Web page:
Clients taking allocated pensions who do not require the income (subject to satisfying the gainful employment test of 240 hours in the prior financial year for clients 65 years and older) may also consider rolling-back their pensions prior to 1 July 2007 to commence a tax-free income stream at a later date when they are 60 years or older.
Estate planning & binding death benefit nominations
Estate planning and binding death benefit nominations (‘BDBN’) will need to be reviewed in light of the proposed changes (and in particular, in light of the proposed inability to revert pensions to adult children on death). In some cases, a client’s BDBN may have lapsed where the trust deed provides that a BDBN only has a life of three years. Furthermore, child allocated pension strategies will need to be reviewed.
Should trust deeds be upgraded prior to 1 July 2007?
The answer to whether or not a trust deed should be upgraded now or in 2007 will depend on the quality of the deed, its currency and whether clients seek to maximise their planning opportunities, eg, on death or divorce, and not be caught out in the event of an ATO audit.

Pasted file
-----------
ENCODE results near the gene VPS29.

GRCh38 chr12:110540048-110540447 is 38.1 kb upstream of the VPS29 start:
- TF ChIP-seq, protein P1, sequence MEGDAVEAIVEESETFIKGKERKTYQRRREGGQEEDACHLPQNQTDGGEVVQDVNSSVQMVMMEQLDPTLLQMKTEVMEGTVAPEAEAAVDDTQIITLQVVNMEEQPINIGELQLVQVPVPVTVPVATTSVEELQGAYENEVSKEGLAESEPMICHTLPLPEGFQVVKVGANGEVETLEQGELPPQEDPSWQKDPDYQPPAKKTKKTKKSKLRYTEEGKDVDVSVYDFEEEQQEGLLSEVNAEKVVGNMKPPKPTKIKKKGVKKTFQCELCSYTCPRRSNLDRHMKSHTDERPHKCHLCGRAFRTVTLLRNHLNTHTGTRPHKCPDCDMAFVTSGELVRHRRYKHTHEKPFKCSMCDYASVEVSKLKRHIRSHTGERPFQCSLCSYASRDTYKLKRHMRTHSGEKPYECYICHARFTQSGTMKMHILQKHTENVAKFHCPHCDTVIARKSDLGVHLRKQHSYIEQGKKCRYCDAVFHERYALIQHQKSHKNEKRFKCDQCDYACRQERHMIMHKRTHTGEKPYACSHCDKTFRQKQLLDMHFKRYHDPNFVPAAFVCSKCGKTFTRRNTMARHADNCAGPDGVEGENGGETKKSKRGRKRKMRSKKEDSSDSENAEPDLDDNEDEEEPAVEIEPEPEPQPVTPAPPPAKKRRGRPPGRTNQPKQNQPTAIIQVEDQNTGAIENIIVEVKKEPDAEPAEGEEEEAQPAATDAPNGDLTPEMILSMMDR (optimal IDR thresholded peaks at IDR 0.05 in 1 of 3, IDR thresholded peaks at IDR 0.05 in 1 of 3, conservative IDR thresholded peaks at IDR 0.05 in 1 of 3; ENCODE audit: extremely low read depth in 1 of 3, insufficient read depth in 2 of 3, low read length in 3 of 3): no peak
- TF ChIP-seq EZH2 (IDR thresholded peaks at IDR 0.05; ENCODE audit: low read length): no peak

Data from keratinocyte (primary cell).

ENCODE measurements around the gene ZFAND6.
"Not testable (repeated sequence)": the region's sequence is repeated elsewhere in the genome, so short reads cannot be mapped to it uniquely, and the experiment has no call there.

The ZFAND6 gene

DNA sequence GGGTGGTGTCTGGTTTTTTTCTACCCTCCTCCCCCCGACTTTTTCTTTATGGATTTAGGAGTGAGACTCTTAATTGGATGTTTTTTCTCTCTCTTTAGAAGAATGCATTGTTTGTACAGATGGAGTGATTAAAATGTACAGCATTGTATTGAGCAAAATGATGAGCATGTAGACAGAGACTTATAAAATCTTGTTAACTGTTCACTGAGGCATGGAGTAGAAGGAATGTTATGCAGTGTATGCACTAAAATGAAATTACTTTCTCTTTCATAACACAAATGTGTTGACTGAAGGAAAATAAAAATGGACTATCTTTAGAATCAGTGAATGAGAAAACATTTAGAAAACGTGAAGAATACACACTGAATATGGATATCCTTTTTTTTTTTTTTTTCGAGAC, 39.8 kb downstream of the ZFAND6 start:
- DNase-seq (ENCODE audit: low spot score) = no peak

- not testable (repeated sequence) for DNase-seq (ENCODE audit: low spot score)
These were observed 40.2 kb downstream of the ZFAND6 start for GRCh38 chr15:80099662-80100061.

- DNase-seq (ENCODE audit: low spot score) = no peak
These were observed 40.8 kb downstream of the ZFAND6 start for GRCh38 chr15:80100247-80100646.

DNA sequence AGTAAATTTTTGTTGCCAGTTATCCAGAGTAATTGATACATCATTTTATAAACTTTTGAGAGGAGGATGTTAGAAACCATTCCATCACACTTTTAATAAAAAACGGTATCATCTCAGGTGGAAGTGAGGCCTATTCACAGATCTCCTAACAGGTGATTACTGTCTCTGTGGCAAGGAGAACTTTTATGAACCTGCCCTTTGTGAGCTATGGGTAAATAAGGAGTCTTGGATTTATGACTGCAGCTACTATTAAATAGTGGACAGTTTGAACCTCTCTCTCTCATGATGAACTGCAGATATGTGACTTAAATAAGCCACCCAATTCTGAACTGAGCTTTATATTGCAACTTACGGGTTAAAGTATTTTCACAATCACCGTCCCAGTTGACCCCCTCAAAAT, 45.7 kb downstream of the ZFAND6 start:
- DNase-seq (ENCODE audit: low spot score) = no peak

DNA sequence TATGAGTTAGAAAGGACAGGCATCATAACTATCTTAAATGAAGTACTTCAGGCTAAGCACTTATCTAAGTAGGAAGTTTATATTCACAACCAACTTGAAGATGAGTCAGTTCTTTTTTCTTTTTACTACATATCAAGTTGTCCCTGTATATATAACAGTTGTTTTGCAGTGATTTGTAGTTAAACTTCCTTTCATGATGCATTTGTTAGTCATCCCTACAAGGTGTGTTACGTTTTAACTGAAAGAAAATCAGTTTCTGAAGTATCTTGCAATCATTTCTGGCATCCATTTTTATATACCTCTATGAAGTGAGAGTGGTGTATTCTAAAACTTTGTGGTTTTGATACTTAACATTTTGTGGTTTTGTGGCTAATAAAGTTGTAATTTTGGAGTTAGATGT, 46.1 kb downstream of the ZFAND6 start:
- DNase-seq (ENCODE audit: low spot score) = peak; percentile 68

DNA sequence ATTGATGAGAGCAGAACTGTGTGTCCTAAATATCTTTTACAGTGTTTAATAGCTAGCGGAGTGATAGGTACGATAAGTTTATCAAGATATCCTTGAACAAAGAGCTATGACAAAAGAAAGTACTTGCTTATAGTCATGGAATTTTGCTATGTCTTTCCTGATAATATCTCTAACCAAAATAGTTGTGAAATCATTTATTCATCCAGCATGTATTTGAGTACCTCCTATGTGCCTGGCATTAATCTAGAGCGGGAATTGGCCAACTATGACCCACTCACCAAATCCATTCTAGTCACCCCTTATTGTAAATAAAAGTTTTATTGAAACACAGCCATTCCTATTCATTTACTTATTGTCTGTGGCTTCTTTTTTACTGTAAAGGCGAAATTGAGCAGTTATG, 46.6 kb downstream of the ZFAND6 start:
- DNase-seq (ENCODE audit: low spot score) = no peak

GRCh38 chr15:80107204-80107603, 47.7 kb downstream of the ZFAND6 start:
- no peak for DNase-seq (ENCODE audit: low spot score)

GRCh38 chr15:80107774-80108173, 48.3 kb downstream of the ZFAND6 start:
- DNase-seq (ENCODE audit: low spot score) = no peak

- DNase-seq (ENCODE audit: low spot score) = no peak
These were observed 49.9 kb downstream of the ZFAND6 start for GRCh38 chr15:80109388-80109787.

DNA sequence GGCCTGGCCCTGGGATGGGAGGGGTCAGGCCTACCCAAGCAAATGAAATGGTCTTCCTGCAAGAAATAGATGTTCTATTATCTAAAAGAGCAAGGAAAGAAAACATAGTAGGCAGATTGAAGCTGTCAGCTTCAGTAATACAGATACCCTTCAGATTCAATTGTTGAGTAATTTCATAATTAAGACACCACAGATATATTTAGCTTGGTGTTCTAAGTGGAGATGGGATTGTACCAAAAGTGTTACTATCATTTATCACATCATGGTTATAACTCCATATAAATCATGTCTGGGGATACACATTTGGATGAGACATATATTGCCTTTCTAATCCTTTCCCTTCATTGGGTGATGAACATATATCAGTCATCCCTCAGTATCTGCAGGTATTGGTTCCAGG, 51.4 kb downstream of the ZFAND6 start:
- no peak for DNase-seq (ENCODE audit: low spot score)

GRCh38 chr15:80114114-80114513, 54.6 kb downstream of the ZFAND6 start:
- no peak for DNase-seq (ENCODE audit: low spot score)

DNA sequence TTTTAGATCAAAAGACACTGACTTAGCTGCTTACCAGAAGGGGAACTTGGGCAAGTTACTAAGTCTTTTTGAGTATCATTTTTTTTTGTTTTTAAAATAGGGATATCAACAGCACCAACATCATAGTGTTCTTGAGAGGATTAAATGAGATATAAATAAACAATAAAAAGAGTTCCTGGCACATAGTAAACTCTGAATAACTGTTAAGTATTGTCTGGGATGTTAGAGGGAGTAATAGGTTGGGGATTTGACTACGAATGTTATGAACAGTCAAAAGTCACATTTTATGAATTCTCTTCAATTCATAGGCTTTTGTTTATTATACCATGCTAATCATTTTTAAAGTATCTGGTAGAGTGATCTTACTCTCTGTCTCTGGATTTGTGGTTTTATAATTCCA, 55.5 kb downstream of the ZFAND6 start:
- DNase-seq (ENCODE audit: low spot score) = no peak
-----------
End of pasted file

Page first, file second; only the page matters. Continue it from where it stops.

Where clients wish to undertake contributions splitting, do internal roll-overs of pensions, commence market linked pensions (where, eg, they have met a compulsory cashing requirement), commence a transition to retirement pension (eg, to bolster superannuation savings by salary sacrificing and taking a pension to supplement their income) or simply do a BDBN, it is likely that they will need to upgrade their deed.
Deeds pre-dating 2002 will most likely need to be upgraded in order to comply with current superannuation requirements. However for deeds post-2002 (subject to the quality of the deed), an upgrade should generally be considered on a case-by-case basis. Our experience has shown that it is best practice for advisers to have their deeds updated every four years to ensure that the advice they give and recommendations they make are in accordance with and permitted under the trust deed.
DBA is regularly involved in costly legal disputes involving poor quality or outdated deeds, which could have been avoided if a current, good quality deed had been in place.
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DBA News contains general information only and is no substitute for expert advice. Further, DBA is not licensed under the Corporations Act 2001 (Cth) to give financial product advice. We therefore disclaim all liability howsoever arising from reliance on any information herein unless you are a client of DBA that has specifically requested our advice.